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What is a HomeBuyer Report?

Learn about what a HomeBuyer Report includes and find out when you might need one.

What is a HomeBuyer Report?

This guide covers everything you'll need to know about a HomeBuyer report, including:
  1. What is a HomeBuyer Report (Level 2)?
  2. What is included in a HomeBuyer Report?
  3. What happens if your survey finds an issue?
  4. The cost of a HomeBuyer Report
  5. Why do I need a survey?
  6. Other types of HomeBuyer surveys
  7. Where to find a surveyor

What is a HomeBuyer Report (Level 2)?

A HomeBuyer Report (or HomeBuyer Survey) is a survey to find and document any problems in a property that could cause damage and need future repairs, such as damp or subsidence. A HomeBuyer Report is carried out on homes that are in a reasonable condition and only checks for easily visible problems.

The HomeBuyer Report will not detail every single aspect of the building, but it can reveal issues that might impact the value of the property and need further investigation. It will include all major sections of a property that are visible to the surveyor, so they will not lift up floors or carpets and wiring will not be included.
If you have a property that is in need of renovation or that you intend to alter, we recommend you choose the more comprehensive Building Survey (Level 3) instead of a Homebuyer Report.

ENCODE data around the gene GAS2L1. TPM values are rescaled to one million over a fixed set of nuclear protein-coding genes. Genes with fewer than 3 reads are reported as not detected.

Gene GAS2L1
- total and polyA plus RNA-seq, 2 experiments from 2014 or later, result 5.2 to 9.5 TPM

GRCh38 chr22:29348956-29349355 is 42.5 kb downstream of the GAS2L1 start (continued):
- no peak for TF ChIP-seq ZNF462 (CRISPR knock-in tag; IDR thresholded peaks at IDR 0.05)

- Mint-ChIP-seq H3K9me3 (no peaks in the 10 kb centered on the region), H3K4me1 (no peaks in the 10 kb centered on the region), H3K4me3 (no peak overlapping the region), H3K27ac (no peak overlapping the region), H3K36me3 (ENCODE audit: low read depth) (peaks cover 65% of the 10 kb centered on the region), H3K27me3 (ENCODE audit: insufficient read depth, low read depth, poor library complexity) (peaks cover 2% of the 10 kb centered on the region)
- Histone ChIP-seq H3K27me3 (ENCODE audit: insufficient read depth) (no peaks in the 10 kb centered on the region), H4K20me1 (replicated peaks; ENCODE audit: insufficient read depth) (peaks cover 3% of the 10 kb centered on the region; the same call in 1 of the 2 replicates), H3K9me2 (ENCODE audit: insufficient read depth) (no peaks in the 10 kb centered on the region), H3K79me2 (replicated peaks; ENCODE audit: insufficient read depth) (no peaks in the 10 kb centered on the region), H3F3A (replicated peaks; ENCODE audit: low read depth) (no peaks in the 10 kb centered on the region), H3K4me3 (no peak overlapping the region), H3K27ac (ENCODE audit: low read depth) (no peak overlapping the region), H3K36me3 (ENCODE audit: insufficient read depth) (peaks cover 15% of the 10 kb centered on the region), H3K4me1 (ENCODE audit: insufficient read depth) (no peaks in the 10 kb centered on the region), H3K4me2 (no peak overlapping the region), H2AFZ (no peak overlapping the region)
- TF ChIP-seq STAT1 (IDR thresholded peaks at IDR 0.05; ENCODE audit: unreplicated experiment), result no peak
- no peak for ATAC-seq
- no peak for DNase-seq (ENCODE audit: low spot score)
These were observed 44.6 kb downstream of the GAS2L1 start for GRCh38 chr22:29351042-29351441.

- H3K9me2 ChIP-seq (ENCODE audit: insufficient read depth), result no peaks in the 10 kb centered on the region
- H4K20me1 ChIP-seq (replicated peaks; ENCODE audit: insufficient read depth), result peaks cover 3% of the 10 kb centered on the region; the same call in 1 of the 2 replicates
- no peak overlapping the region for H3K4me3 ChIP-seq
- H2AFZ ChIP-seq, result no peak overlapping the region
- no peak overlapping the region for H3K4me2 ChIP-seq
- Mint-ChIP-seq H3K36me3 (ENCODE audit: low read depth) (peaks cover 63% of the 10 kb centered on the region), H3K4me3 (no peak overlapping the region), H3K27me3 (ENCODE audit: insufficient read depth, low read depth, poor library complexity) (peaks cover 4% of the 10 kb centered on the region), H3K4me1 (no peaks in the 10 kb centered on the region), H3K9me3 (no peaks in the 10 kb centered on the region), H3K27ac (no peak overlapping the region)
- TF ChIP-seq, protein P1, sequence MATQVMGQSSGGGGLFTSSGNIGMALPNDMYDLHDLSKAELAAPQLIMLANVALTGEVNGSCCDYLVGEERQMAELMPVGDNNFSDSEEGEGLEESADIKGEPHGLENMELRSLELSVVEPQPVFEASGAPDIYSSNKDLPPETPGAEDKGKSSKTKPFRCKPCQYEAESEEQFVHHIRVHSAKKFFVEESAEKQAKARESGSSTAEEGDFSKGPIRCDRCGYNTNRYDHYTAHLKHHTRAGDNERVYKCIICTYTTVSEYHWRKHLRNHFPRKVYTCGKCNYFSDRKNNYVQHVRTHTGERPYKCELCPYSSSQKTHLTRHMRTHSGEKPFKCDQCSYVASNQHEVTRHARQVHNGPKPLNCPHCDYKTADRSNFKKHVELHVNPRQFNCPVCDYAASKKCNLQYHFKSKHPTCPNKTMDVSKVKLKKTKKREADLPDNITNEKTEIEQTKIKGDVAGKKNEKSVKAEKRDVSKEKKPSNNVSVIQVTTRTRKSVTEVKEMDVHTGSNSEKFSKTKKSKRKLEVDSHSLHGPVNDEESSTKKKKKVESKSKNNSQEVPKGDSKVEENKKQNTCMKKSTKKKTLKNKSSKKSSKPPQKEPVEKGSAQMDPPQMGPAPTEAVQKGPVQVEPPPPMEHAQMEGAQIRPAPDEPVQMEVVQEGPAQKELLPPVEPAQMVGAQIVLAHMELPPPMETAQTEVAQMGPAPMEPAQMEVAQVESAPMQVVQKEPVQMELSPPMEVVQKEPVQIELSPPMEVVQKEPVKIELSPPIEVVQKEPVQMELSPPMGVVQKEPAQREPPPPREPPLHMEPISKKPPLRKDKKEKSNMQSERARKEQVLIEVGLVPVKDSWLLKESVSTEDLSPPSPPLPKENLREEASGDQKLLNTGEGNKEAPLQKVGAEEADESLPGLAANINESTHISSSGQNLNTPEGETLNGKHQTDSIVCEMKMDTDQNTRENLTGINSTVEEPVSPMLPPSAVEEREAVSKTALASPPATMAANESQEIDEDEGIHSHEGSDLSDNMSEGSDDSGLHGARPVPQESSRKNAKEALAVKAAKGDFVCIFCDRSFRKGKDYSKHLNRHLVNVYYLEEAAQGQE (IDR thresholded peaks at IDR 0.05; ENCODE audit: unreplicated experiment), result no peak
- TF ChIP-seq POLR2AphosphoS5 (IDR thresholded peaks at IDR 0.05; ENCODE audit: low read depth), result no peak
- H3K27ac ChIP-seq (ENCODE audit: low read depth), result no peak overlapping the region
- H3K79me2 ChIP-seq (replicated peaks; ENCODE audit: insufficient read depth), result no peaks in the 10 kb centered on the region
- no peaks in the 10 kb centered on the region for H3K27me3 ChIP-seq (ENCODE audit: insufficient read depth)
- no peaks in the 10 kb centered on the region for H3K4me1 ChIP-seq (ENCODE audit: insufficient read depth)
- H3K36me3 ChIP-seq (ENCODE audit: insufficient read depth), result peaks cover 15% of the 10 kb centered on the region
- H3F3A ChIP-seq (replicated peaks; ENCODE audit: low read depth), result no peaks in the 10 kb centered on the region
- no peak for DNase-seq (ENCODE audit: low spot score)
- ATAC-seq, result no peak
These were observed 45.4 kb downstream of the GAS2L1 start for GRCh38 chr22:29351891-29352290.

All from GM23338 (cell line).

What is included in a HomeBuyer Report?

The HomeBuyer Report includes:

  • Background information on the property and location

  • An estimate for the cost of re-building the property for insurance purpose

  • An assessment of any damp-proofing, drainage or insulation in the building (although drains are not tested)

  • Condition of the building’s timbers and checking woodworm or rot

  • Damp test results taken from the walls

  • Details of urgent problems which should receive specialist attention before signing a contract

  • Details of major faults in easy to get to parts of the property that may affect its value

The HomeBuyer Report is easily understood - written in plain English rather than technical jargon.

Condition Ratings

The RICS HomeBuyer Report has 3 condition ratings to evaluate and describe the condition of the property and how urgently it needs repairing. The conditions are defined by RICS as:

  • Condition Rating 1 – no repair currently needed

  • Condition Rating 2 – defects that need repairing or replacing but are not considered to be serious or urgent

  • Condition Rating 3 – defects that are serious and/or need to be repaired, replaced or investigated urgently

​What happens if your survey finds a problem?